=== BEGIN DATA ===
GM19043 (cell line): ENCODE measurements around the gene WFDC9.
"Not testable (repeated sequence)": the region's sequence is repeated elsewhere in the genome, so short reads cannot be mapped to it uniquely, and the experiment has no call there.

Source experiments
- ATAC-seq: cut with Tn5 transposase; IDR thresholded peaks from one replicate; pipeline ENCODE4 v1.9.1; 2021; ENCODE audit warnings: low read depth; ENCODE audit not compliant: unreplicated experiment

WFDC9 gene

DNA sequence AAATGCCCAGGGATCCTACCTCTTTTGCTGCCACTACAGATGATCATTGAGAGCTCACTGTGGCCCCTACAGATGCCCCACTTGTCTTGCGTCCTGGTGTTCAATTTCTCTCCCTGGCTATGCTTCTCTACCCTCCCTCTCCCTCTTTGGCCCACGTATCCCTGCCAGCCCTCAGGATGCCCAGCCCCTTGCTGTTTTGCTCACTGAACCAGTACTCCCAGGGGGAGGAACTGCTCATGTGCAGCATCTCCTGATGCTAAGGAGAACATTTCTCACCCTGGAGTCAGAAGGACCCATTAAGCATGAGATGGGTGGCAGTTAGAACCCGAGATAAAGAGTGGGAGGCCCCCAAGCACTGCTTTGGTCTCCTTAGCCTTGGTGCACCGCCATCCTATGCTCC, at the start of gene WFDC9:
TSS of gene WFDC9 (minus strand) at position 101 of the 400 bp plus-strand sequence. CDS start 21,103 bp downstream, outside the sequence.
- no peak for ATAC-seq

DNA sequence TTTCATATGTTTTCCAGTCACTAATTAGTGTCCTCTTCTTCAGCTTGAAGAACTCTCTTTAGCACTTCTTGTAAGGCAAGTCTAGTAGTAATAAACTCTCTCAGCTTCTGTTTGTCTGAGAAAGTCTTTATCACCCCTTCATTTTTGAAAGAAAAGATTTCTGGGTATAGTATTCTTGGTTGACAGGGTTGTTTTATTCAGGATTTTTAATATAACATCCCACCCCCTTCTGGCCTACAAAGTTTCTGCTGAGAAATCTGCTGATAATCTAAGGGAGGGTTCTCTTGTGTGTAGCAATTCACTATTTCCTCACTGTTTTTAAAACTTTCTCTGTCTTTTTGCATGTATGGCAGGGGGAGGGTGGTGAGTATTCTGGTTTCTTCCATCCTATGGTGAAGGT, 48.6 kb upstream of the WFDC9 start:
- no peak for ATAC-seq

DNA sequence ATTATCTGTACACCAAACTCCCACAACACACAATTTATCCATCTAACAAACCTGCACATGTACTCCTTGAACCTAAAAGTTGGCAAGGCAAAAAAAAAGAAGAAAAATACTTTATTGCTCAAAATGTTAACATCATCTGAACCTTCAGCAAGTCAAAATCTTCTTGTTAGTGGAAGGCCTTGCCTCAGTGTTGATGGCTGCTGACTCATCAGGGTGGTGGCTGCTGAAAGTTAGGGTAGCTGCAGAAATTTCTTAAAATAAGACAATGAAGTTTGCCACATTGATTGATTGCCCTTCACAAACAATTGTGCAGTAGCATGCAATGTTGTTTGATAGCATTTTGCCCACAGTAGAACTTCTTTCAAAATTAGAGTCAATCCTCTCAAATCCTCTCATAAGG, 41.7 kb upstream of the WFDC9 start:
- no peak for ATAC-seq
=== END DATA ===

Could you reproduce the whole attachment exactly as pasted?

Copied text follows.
GM19043 (cell line): ENCODE measurements around the gene WFDC9.
"Not testable (repeated sequence)": the region's sequence is repeated elsewhere in the genome, so short reads cannot be mapped to it uniquely, and the experiment has no call there.

Source experiments
- ATAC-seq: cut with Tn5 transposase; IDR thresholded peaks from one replicate; pipeline ENCODE4 v1.9.1; 2021; ENCODE audit warnings: low read depth; ENCODE audit not compliant: unreplicated experiment

WFDC9 gene

DNA sequence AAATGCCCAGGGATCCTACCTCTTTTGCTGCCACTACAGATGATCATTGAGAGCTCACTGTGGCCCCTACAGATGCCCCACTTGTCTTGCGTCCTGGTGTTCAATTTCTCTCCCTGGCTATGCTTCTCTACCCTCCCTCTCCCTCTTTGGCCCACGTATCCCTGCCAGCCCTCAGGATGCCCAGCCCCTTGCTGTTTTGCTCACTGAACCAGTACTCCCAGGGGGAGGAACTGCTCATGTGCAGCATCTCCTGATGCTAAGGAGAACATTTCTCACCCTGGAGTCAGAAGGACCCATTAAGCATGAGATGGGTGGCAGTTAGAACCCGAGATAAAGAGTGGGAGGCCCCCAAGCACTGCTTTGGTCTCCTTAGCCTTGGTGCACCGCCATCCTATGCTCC, at the start of gene WFDC9:
TSS of gene WFDC9 (minus strand) at position 101 of the 400 bp plus-strand sequence. CDS start 21,103 bp downstream, outside the sequence.
- no peak for ATAC-seq

DNA sequence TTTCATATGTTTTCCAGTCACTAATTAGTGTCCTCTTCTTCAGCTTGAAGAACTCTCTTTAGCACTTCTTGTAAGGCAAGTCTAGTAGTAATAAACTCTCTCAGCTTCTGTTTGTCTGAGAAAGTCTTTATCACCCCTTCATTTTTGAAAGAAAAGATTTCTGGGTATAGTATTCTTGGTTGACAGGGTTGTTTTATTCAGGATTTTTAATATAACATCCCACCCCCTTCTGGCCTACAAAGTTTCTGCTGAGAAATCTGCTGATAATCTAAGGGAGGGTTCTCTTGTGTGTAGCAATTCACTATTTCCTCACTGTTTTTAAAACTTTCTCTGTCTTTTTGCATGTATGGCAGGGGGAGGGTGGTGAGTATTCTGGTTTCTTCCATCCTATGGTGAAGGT, 48.6 kb upstream of the WFDC9 start:
- no peak for ATAC-seq

DNA sequence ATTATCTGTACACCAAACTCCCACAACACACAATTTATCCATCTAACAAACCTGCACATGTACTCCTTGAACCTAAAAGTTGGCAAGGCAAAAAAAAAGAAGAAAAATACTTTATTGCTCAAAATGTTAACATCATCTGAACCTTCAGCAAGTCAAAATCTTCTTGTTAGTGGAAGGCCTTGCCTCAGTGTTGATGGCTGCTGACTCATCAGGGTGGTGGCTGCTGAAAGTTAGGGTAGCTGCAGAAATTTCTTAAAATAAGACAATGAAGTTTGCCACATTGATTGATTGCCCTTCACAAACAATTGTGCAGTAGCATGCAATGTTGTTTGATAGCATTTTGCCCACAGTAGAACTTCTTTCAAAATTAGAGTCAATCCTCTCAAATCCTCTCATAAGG, 41.7 kb upstream of the WFDC9 start:
- no peak for ATAC-seq